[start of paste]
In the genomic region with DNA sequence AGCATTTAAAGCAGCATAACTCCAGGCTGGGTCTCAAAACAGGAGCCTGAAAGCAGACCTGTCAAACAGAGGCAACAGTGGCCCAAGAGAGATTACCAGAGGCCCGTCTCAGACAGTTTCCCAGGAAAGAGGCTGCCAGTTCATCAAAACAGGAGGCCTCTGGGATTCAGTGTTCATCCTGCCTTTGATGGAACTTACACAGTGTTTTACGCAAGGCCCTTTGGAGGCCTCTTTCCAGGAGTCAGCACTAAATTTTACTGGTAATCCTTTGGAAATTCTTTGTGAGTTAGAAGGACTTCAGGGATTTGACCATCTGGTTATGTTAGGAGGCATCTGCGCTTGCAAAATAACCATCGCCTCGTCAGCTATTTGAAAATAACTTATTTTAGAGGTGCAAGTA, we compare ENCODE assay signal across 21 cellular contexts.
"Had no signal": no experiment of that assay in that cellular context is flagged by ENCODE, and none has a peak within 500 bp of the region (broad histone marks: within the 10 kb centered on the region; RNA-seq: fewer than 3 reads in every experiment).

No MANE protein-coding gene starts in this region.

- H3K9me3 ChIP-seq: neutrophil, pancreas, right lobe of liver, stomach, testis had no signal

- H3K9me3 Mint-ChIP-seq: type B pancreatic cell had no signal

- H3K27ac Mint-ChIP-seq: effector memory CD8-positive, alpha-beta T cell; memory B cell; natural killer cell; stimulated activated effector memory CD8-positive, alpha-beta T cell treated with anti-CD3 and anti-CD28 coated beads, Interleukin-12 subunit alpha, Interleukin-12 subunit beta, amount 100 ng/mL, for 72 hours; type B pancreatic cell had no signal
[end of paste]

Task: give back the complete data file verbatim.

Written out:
In the genomic region with DNA sequence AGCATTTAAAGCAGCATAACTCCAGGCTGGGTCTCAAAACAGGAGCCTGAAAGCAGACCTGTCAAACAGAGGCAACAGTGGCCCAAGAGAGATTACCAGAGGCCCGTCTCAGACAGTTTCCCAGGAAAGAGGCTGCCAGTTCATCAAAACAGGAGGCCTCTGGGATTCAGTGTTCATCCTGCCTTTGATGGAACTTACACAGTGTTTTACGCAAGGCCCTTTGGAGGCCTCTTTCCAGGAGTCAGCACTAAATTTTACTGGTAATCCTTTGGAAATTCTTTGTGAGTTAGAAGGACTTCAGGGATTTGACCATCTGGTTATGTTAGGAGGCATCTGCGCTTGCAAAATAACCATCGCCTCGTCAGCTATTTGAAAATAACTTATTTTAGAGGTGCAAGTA, we compare ENCODE assay signal across 21 cellular contexts.
"Had no signal": no experiment of that assay in that cellular context is flagged by ENCODE, and none has a peak within 500 bp of the region (broad histone marks: within the 10 kb centered on the region; RNA-seq: fewer than 3 reads in every experiment).

No MANE protein-coding gene starts in this region.

- H3K9me3 ChIP-seq: neutrophil, pancreas, right lobe of liver, stomach, testis had no signal

- H3K9me3 Mint-ChIP-seq: type B pancreatic cell had no signal

- H3K27ac Mint-ChIP-seq: effector memory CD8-positive, alpha-beta T cell; memory B cell; natural killer cell; stimulated activated effector memory CD8-positive, alpha-beta T cell treated with anti-CD3 and anti-CD28 coated beads, Interleukin-12 subunit alpha, Interleukin-12 subunit beta, amount 100 ng/mL, for 72 hours; type B pancreatic cell had no signal